50 First Dates
December 29, 2004
Starring: Adam Sandler, Drew Barrymore, Rob Schneider, Sean Astin, Lusia Strus, Dan Aykroyd, Amy Hill, Allen Covert, Blake Clark, Maya Rudolph, Pomaika'i Brown, Joe Nakashima, Peter Dante, Dom Magwili, Jonathan Loughran, ,
Once again Drew Barrymore and Adam Sandler are thrown together for a laugh-a-minute romantic comedy, and after the on-screen chemistry of ‘The Wedding Singer’, dollar signs must have been rolling and kerching noises must have been kerching-ing all throughout Columbia/Tri-star.
The only problem is that Sandler hasn’t been funny since 1998.
He has become stale, dull and boring and audiences are sick of him being forced onto our screens. Barrymore on the other hand has proved she is capable of so much more. Her formidable performances in ‘Charlie’s Angels’ and ‘Donnie Darko’ verified her worth and playing a sweet innocent in this sappy love tale seems beneath her. Mix the obviously flailing chemistry with a script that reeks of ‘Groundhog Day’ and you get yourself a film struggling to remain mediocre.
Sandler is Marine Veterinarian, Henry Roth, whose pastimes include hanging out with a penguin, a walrus, local Hawaiian hick Ula (Rob Schneider) and womanising. That is until he meets, and falls in love, with Lucy Whitmore; a sweet girl living with a damaged temporal lobe, which has caused her to lose her short term memory and therefore she wakes up every day unable to create new memories. Henry takes it upon himself to use his comedic charms to romance her and strives through every day with the hope to meet, greet and possibly get that first kiss.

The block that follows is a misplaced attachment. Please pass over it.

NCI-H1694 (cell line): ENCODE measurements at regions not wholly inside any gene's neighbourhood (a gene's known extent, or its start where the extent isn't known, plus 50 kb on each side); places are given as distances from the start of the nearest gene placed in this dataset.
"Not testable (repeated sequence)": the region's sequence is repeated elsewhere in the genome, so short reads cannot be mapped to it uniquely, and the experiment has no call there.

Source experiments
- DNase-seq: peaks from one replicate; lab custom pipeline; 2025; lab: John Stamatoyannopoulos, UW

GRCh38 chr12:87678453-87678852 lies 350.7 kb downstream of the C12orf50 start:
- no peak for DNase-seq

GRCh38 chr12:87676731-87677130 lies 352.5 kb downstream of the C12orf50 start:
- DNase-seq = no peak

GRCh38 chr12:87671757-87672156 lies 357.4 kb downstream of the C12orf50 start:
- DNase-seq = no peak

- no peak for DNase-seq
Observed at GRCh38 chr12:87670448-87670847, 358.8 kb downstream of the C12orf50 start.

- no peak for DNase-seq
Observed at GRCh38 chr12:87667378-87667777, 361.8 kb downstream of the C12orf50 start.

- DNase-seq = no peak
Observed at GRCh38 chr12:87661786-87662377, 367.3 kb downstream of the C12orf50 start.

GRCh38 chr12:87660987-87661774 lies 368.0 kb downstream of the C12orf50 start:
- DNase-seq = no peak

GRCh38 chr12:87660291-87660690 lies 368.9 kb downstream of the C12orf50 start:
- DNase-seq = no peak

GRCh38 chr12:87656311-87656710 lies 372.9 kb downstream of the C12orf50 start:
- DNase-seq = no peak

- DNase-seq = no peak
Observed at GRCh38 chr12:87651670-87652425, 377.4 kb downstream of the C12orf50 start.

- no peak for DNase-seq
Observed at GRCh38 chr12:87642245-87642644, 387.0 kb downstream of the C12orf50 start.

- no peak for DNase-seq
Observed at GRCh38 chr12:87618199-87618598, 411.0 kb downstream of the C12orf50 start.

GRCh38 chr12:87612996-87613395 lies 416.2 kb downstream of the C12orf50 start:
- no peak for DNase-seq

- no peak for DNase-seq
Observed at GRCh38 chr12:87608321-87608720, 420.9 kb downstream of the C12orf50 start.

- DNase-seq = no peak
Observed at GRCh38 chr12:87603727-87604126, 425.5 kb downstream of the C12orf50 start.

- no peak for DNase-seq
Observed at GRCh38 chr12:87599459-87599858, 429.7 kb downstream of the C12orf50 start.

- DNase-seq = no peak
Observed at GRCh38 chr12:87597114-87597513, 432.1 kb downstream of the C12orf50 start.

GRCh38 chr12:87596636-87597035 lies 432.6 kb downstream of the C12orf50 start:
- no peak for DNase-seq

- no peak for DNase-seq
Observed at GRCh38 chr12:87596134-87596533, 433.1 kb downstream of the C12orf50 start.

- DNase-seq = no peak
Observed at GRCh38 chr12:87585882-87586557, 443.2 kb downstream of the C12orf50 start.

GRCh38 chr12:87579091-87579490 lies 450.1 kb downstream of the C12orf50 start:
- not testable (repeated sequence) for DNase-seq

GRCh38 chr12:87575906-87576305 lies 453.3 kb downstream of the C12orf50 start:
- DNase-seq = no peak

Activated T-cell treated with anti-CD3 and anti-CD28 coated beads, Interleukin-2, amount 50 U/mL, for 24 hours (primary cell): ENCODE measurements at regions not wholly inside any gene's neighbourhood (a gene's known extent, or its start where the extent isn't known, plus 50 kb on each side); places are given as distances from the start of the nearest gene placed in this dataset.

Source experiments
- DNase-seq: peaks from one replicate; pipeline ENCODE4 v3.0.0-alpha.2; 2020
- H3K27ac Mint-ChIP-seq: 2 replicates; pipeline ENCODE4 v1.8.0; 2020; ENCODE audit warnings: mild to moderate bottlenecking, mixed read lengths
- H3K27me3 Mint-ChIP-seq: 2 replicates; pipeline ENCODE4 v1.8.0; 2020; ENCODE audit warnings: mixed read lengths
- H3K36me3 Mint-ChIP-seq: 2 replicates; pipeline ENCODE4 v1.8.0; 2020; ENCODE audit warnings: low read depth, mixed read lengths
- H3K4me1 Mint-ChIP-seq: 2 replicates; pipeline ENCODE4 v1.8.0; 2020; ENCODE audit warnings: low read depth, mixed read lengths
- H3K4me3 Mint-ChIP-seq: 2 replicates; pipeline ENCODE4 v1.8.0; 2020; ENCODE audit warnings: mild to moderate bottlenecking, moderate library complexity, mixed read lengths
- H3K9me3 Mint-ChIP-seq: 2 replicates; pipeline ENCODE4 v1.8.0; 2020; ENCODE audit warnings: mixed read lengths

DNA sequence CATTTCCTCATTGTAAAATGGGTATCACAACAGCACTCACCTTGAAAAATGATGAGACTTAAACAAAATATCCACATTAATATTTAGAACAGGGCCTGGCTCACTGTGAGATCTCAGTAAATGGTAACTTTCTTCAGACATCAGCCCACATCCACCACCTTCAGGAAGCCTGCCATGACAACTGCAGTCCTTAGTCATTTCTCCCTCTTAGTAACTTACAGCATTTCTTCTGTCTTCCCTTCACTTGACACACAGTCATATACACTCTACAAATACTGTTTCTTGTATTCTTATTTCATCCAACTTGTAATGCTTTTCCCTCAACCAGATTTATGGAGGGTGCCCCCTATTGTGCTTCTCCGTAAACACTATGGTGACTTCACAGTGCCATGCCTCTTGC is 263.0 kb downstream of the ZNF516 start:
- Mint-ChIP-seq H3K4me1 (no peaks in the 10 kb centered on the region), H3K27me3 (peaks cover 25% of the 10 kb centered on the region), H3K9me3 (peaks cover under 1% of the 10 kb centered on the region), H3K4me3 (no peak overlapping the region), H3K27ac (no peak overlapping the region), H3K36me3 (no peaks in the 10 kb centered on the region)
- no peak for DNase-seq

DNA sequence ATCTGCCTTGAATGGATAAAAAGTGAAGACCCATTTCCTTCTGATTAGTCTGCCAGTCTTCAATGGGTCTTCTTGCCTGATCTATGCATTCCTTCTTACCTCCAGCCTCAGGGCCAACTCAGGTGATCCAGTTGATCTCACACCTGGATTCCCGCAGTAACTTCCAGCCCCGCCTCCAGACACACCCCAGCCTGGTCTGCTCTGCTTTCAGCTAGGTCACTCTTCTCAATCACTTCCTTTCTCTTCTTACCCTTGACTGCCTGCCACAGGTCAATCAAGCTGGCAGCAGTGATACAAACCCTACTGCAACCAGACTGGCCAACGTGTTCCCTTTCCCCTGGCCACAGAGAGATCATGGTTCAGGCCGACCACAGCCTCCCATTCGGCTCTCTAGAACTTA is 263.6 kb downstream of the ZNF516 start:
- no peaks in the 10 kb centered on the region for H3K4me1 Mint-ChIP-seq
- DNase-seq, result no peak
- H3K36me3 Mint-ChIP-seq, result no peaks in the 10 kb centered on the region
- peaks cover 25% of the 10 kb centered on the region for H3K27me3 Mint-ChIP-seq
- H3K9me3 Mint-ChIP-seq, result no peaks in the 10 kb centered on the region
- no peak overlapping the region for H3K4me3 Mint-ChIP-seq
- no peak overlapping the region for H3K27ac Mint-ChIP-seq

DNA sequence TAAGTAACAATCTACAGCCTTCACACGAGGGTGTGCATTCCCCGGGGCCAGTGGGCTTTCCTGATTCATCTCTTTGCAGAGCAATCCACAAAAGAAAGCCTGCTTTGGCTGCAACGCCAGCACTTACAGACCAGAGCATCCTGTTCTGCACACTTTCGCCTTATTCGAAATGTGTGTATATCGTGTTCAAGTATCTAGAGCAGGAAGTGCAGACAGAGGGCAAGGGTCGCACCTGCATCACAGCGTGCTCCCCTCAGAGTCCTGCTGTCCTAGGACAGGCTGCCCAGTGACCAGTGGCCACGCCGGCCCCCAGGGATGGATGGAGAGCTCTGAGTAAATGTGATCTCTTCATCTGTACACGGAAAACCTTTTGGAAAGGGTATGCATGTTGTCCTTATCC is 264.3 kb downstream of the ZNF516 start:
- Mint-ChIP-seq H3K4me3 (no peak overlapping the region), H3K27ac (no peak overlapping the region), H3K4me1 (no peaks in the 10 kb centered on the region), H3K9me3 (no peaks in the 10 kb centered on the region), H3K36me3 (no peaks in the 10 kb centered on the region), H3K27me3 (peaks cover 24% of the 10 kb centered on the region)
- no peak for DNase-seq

Reunited with ‘Anger Management’ director Peter Segal, Sandler plays the same old Sandler, but Segal has learnt and developed. He uses the Hawaiian backdrop beautifully, and mixed with some amazing lighting it makes for some very emotionally driven scenes. The addition of ‘No Doubt’ and ‘Beach Boys’ on the soundtrack together with the sandy beaches and clear oceans create some stunning footage. At times, it’s like we’re watching a holiday programme but that still cannot detract from the blandness of the lead performances. The supporting cast are doing their best as a crutch but even cameos from Dan Aykroyd and Sean Astin, in his first performance since ‘The Lord of the Rings’ as Lucy’s steroid munching, spandex wearing elder brother can only just hold the film afloat. And if you’ve seen Schneider in a silly wig and doing a silly voice once, you’ve seen it a thousand times. Astin musters the most laughs, but his only real competition is the Penguin and the Walrus, who even fail to bring that ‘cute animal’ factor.
’50 First Dates’ is very much for an audience that doesn’t want a thought-provoking masterpiece of imagery. It has a very relaxed and laid-back atmosphere, which suits the location, but it’s so laid-back it’s almost as if they forgot they were making a film.
The extras do bring some life to this DVD and it’s mainly from the blooper reel, which is way funnier than the actual film. Also there’s a surprisingly interesting featurette looking at Hawaiian slang, you’ll probably be surprised by how much of it you know.
The other featurettes are your standard look behind the scene type stuff that is quite boring and uneventful except for one segment when Sean Astin show us a home movie he shot, as the audition for the role as big brother. We are treated to an excellent commentary from Drew Barrymore and director Peter Segal. They have an amazing repertoire, which is entertainingly whimsical, and they are quite forthcoming with their experiences from the entire process of making the film that makes it both entertaining and interesting.
Bizarrely the highlight of the extras and the whole disc is the trailer for ‘Groundhog Day’ – the same trailer that ran in 1993, which makes the absence of a ’50 First Dates’ trailer glaringly apparent.